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Dig In: Garden Checklist for week of Aug. 26


A Mardi Gras rose looks especially vibrant in the diffused light created by our smoky haze. (Photo: Debbie Arrington)
Enjoy last days of summer, start seriously thinking fall



Enjoy these mild final days of summer as Sacramento temperatures settle into the low 80s most of this week.

That’s ideal weather to get outside and enjoy your garden – and get started on fall.

Hazy conditions continue due to wildfire smoke settling into the Central Valley. While breezes make air quality bearable, that haze is helping to moderate temperatures.

It’s also creating unusual light for outdoor photography, casting an orange glow. Take some pictures of your garden, especially flowers with yellow, red or orange blooms or plants with variegated foliage.

Before you snap those shots, dead-head roses and pinch off dead flowers from perennials and annuals. They’ll look better – and may keep blooming a little longer.

Other items for your to-do list:

* Pick up after your fruit trees. Clean up debris and dropped fruit; this cuts down on insects and prevents the spread of brown rot. Then feed fruit trees with slow-release fertilizer for better production for next year. Water deeply.

* Apples and pears are ripening earlier than normal. That means those trees are also dropping fruit now. Any “worms” you may see likely are codling moth larvae. Pick up and dispose of those infected apples and pears. It will cut down on outbreaks next year.

* Plant onions, leaf lettuce, peas, radishes, turnips, beets, carrots, bok choy, spinach and potatoes directly into vegetable beds.

* Transplant cabbage, broccoli, kale, Brussels sprouts and cauliflower as well as lettuce seedlings.

* Transplant cool-weather annuals such as pansies, violas, fairy primroses, calendulas, stocks and snapdragons.

* Sow seeds of perennials in pots for fall planting including yarrow, coneflower and salvia.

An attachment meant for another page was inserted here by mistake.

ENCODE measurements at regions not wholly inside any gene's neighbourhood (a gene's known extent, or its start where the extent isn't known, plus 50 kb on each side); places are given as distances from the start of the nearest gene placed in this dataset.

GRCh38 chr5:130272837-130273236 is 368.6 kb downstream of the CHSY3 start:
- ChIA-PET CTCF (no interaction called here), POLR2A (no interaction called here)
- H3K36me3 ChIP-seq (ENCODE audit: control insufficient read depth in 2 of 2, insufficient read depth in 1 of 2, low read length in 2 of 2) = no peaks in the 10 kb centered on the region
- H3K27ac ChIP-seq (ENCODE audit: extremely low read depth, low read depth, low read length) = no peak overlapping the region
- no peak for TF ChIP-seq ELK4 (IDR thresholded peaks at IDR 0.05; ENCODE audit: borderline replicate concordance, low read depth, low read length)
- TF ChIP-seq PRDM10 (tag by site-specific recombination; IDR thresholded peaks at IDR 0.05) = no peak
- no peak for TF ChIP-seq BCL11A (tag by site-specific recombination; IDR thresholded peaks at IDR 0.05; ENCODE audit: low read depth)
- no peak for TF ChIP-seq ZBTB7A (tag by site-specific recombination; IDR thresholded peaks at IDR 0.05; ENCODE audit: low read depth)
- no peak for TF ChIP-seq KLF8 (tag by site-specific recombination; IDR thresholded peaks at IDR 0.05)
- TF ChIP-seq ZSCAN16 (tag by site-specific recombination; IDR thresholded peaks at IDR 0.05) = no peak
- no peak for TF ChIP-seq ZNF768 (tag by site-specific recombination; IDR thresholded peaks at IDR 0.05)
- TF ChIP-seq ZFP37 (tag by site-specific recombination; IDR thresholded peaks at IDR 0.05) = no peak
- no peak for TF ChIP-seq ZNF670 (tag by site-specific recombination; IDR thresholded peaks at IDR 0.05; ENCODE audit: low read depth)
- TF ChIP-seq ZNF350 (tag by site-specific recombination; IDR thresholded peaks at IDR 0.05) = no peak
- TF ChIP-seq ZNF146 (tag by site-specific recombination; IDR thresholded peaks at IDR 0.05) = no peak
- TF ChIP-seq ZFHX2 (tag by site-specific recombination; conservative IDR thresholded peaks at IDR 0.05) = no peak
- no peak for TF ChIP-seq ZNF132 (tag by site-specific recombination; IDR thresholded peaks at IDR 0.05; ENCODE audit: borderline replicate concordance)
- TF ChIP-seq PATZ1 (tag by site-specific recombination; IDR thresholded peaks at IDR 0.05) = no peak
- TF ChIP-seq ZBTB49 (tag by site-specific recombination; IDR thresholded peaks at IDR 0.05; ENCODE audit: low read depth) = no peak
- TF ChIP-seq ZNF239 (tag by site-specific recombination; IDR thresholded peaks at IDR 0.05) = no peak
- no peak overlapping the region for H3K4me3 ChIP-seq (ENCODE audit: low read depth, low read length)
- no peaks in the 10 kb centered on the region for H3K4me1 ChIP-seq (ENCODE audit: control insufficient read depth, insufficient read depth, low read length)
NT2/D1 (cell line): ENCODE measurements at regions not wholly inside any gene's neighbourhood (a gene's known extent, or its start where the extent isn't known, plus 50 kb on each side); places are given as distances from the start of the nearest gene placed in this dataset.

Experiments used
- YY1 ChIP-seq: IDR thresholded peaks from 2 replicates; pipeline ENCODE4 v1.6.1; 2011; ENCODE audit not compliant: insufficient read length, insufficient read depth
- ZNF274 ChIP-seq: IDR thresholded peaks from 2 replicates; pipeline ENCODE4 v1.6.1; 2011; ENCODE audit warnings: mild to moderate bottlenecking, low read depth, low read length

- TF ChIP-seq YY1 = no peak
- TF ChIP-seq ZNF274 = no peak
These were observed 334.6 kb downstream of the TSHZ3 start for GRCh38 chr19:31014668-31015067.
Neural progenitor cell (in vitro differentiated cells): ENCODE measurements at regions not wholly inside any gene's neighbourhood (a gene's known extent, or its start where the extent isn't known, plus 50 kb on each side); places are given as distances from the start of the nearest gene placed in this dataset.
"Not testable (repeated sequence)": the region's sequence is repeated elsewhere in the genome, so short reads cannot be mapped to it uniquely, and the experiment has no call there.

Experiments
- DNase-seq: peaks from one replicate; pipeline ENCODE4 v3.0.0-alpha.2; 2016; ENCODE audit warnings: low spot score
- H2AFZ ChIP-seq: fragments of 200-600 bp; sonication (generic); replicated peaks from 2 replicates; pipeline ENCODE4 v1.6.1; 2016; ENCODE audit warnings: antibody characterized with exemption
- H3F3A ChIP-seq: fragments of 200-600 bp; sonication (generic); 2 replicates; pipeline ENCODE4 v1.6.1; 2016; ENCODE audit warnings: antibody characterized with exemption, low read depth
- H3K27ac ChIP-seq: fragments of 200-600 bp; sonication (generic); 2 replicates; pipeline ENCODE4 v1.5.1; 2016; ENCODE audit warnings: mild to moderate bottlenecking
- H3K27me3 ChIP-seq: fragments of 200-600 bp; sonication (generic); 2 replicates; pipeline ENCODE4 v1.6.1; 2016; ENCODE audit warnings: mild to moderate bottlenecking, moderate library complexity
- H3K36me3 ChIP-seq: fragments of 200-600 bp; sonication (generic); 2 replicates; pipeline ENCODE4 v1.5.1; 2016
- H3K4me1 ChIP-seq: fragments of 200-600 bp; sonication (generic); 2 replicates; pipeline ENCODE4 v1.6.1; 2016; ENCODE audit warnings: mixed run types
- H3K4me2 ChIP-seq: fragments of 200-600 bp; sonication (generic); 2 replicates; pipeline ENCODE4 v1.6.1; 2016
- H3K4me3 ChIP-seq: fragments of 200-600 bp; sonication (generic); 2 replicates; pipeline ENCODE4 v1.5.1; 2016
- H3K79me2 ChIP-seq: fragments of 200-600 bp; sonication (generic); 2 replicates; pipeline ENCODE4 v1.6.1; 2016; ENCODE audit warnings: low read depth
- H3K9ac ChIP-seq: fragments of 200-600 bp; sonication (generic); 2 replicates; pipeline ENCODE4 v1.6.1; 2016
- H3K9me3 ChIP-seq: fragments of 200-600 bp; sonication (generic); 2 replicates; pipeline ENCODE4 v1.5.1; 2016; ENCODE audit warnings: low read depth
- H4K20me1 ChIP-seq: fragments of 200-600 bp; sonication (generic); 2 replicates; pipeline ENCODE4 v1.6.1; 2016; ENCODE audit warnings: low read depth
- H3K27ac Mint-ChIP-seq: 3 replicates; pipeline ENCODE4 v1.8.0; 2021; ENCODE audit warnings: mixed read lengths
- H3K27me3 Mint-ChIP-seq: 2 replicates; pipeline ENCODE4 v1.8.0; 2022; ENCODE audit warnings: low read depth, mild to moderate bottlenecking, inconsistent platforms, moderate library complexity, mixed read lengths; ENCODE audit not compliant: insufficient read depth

* Directly in the garden, sow seeds of California poppies, clarkia and African daisies.

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Dig In: Garden Checklist

For week of March 3:

* Celebrate the city flower! Catch the 100th Sacramento Camellia Show 3 to 6 p.m. Saturday, March 2, and 10 a.m to 5 p.m. Sunday, March 3, at the Scottish Rite Center, 6151 H St., Sacramento. Admission is free.

* Between showers, pick up fallen camellia blooms; that helps cut down on the spread of blossom blight that prematurely browns petals.

* Feed camellias after they bloom with fertilizer formulated for acid-loving plants.

* Camellias need little pruning. Remove dead wood and shape, if necessary.

* Tread lightly or not at all on wet ground; it compacts soil.

* Avoid digging in wet soil, too; wait until it clumps in your hand but doesn’t feel squishy.

* Note spots in your garden that stay wet after storms; improve drainage with the addition of organic matter such as compost.

* Keep an eye out for leaning trunks or ground disturbances around a tree’s base, a sign of shifting roots in the wet soil.

* Fertilize roses, annual flowers and berries as spring growth begins to appear.

* If aphids are attracted to new growth, knock them off with a strong spray of water or insecticidal soap. To make your own “bug soap,” use two tablespoons liquid soap – not detergent – to one quart water in a spray bottle. Shake it up before use. Among the liquid soaps that seem most effective are Dr. Bronner’s Pure-Castile Soaps; try the peppermint scent.

* Pull weeds now! Don’t let them get started. Take a hoe and whack them as soon as they sprout.

* Prune and fertilize spring-flowering shrubs after bloom.

* Cut back and fertilize perennial herbs to encourage new growth.

* Make plans for your summer garden. Once the soil is ready, start adding amendments such as compost.

* Indoors, start seeds for summer favorites such as tomatoes, peppers and squash as well as summer flowers.

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